The report and summary also include some pretty killer best practices, so take note.

The summary: http://www.beelinelabs.com/files/TribalizationStudyrelease.pdf

The Tribalization report’s web page: http://www.beelinelabs.com/tribalization/

Additional reading:

Have a great Tuesday, everyone!

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Today is Day #2 of our review of French marketing trend notes for 2008.

(This whole translation business is actually not bad at all. I think I’m getting the hang of it.)

Read the original interview here.

Nicolas Riou (Brain Value):

As consumers grow less and less passive, brands must modify their approach in order to continue seducing them. (…)

Reading consumers is becoming very complex and presents a number of contradictions. We can no longer rely on traditional benchmarks. We forget the term “consumer” to replace it with “individual”. (…)

Consumers, like brands, now express themselves on the internet. In fact, consumers now tend to trust other consumers’ opinions posted on forums than actual brand communications. Power is changing hands. Brands are losing control over their own image but also take advantage of the content creation and associated buzz generated by consumers. Interestingly, some brands are attempting to regain control of this content creation by organizing contests. In 2007, Liebig organized a content creation contest that focused on recipes, and l’OrĂ©al organized an advertising campaign design contest which promised its winners exposure for their work.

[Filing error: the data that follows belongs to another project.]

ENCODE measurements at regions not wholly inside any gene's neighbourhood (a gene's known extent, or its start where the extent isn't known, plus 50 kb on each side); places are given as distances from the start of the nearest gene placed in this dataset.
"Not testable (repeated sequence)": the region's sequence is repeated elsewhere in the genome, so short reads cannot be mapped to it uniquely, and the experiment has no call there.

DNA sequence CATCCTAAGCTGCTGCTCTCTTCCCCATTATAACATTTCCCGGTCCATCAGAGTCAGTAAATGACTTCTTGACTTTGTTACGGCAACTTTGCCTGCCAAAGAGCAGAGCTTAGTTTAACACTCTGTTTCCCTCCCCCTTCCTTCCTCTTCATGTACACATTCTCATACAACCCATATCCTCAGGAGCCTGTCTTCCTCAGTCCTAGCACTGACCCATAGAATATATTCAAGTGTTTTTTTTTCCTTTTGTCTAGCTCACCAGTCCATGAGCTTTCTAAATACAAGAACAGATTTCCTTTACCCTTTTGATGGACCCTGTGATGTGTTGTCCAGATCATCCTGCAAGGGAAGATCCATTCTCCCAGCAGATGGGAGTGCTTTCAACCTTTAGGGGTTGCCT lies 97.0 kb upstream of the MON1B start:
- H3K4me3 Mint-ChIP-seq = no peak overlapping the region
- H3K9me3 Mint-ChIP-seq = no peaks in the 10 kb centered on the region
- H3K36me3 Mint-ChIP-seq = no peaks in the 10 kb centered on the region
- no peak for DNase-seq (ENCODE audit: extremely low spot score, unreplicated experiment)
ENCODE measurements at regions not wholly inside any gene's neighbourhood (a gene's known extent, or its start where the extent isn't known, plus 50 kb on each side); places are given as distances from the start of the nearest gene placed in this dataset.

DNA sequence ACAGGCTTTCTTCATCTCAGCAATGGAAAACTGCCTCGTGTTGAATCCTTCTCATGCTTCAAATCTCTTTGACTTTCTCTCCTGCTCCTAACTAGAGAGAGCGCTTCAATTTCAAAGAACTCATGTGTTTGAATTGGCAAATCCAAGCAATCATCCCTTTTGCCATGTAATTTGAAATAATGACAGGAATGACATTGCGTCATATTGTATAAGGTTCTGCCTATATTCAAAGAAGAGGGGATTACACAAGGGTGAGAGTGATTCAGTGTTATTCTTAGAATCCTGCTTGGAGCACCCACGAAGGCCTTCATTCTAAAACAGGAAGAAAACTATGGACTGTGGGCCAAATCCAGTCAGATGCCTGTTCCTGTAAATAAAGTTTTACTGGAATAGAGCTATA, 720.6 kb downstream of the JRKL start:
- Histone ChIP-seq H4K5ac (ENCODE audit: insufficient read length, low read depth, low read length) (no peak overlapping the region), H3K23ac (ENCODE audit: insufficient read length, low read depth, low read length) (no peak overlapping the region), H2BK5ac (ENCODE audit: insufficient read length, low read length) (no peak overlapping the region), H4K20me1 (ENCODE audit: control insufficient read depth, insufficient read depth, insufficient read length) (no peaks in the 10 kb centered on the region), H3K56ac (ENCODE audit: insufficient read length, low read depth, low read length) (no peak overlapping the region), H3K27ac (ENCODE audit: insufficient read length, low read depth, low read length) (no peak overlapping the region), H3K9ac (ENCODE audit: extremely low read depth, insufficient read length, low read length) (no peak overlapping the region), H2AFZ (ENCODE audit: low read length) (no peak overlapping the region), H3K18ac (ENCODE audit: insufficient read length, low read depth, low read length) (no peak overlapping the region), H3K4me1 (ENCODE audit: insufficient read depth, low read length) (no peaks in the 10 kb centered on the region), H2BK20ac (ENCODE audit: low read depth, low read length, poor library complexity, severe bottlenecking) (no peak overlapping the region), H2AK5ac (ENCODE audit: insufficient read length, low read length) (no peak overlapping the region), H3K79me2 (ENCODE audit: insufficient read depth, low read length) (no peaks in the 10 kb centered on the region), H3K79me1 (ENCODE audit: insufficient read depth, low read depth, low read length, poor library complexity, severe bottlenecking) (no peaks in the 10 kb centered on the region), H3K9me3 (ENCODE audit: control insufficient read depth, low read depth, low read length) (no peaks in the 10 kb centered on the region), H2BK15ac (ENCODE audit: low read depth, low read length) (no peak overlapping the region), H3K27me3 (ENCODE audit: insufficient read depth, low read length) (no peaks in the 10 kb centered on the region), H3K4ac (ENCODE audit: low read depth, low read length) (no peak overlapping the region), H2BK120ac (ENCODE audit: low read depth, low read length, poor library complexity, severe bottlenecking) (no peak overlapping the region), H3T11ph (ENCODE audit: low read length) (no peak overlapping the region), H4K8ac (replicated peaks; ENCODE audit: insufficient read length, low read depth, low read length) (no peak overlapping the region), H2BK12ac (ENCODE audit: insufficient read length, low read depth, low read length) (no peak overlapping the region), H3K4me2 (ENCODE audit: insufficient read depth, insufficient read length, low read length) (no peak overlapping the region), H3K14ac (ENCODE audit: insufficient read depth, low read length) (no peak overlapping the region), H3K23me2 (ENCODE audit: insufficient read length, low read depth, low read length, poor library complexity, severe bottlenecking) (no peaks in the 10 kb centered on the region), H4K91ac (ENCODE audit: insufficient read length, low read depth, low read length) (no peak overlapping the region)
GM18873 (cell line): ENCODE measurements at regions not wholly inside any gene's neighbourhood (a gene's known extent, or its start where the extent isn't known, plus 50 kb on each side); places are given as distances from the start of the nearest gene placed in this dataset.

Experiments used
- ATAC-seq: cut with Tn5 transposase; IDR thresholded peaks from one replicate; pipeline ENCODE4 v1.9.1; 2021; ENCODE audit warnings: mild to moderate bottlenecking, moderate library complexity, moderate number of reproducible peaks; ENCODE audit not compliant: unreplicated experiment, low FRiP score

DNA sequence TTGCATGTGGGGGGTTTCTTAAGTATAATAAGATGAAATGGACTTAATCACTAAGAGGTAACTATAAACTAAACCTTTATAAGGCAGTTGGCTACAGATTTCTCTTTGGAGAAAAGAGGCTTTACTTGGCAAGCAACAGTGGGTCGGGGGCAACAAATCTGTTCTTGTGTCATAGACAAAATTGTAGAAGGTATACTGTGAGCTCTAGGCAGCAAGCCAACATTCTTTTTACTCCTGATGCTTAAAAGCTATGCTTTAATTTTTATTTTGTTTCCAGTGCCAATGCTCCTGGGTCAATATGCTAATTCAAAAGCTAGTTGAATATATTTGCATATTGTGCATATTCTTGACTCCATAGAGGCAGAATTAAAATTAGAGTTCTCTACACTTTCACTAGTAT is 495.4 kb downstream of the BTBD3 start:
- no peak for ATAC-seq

Consensus living is starting to gain momentum. Consumers are much more attentive to the way they make purchases and live their lives. Purchases of organic products reflect an trend towards all things natural, pro-health, and the reinforcement of ecologically driven imperatives. People are now much more attentive to traceability, recyclability, and the carbon footprint of products (as it relates to energy consumed during their production, distribution, etc.). This trend towards making products traceable from a to z is currently revolutionizing the food industry. Consumers can now look at a food product’s packaging and immediately see the difference between a kiwi fruit which traveled 20,000 kilometers and a kiwi grown in a neighboring country. This product labeling model is gaining incredible momentum in Japan, notably with mobile devices, and should start showing up in France in two or three years.

Buzz marketing aside, the 360° phenomenon is growing quickly. Consumer touchpoints are multiplying and making use of increasingly non-traditional methods of advertising. Still, these new strategies are not necessarily replacing more traditional marketing methods to inspire emotional attachment to brands. Both as consumers and fans of entertainment we still crave the familiarity of TV advertising and big media.

Interesting how in some ways, the French are a bit behind the US in terms of user content, realizing that the balance of power has shifted, and the use of the internet (hey, the French government held on to the minitel for so long that French adoption of PC’s and access to the internet was delayed for almost a decade)… yet their sophistication when it comes to a) product labeling and the role it plays in helping consumers make purchasing decisions, and b) ecological responsibility, is decades ahead of the US.

The carbon footprint of a ribeye steak? Really? In the US? I’d buy that for a dollar!

Have a great weekend, everyone. 🙂


Photo by NASA.